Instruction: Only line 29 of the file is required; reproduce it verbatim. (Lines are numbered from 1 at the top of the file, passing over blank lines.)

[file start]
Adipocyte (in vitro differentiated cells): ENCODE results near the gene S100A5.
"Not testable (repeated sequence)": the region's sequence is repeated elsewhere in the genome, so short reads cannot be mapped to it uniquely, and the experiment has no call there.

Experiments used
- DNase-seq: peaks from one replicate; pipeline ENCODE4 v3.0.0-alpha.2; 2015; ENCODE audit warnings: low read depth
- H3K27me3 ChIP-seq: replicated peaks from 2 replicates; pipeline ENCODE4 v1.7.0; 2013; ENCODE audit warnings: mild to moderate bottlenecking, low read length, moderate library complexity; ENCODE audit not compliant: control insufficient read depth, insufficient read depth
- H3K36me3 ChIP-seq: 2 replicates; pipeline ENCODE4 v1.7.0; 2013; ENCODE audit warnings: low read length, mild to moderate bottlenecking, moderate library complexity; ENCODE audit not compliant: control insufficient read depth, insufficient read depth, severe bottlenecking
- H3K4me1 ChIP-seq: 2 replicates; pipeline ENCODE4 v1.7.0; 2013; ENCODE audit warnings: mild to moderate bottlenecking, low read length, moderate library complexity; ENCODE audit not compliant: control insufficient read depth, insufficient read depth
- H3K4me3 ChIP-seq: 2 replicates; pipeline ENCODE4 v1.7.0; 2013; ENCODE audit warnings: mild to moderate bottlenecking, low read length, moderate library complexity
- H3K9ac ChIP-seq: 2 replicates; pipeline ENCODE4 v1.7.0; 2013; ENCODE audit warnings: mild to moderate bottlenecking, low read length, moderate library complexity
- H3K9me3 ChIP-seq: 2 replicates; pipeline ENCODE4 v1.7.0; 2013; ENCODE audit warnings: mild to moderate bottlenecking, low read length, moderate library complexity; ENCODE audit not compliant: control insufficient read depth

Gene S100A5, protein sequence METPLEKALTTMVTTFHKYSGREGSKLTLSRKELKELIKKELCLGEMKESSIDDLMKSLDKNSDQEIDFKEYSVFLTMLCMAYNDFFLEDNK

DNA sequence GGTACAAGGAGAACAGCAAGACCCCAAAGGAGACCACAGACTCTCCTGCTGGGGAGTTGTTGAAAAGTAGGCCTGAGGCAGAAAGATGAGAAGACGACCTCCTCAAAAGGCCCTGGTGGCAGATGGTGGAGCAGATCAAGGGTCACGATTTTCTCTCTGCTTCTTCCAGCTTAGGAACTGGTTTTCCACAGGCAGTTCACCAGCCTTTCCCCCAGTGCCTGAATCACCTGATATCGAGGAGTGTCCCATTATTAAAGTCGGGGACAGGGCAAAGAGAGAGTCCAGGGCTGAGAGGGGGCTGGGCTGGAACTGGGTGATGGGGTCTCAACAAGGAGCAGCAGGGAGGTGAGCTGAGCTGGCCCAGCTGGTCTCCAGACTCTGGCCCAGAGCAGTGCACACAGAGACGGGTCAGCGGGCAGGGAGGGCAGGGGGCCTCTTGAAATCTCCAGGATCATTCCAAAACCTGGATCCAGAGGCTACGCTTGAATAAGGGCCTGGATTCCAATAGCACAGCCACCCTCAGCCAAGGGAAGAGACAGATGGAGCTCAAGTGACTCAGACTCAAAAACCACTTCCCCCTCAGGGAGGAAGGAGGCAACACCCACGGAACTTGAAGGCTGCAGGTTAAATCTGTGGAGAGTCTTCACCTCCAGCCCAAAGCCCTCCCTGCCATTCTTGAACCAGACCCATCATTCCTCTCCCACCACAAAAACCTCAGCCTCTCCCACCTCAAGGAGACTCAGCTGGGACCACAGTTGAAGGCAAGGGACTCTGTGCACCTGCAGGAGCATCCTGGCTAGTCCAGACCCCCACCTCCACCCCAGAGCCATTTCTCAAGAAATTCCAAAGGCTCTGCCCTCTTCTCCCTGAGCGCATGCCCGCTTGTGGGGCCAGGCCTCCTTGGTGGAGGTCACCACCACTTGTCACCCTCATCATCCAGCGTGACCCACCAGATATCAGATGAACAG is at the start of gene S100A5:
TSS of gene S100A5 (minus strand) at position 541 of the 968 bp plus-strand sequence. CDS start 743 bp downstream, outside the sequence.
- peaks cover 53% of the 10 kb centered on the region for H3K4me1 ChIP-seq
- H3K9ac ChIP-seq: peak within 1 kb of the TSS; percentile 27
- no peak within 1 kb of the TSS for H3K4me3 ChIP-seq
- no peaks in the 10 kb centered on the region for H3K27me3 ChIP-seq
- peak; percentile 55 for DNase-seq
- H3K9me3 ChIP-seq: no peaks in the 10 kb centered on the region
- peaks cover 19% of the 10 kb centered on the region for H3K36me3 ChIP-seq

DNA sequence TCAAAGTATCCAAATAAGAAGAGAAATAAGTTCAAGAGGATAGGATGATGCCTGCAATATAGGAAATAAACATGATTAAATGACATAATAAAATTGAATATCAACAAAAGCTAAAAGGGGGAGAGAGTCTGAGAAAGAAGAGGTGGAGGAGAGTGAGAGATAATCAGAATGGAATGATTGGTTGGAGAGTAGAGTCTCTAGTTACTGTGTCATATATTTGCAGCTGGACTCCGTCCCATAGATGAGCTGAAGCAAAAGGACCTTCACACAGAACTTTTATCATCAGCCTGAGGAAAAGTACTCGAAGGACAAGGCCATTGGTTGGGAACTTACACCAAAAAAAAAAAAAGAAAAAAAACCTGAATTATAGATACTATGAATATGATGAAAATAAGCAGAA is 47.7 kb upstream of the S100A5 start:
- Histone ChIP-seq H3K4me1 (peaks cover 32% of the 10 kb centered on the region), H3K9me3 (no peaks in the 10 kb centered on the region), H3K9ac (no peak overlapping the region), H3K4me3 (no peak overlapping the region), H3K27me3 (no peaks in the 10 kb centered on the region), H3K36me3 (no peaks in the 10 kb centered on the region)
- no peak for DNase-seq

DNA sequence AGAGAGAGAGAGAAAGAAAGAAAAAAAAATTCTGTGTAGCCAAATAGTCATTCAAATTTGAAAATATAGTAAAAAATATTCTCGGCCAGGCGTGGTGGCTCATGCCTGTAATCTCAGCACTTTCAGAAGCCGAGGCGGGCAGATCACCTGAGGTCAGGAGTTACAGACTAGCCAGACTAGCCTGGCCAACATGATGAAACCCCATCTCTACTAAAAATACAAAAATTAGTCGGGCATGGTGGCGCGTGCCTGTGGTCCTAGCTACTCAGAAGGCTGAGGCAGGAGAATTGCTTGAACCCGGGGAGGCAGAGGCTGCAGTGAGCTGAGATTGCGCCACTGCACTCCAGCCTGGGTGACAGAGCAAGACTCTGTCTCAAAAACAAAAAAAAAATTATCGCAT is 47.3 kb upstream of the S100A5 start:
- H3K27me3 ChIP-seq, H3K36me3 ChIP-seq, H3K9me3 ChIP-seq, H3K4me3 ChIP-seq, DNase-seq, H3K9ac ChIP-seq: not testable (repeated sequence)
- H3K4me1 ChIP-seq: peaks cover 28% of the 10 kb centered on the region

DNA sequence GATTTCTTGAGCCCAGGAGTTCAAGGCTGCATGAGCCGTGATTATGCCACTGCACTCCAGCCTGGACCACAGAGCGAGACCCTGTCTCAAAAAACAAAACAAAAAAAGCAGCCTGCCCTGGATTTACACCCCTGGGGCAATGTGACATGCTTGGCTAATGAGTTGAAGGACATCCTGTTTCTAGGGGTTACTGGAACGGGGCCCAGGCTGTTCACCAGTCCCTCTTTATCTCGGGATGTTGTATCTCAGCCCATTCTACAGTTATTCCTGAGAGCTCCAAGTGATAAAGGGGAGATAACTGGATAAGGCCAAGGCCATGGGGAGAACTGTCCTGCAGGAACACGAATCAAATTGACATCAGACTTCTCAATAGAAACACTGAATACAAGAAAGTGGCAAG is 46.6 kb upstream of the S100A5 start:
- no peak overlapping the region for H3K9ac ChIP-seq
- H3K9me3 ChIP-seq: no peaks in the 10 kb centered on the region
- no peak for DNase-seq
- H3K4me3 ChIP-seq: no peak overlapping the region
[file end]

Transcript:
- H3K9me3 ChIP-seq: no peaks in the 10 kb centered on the region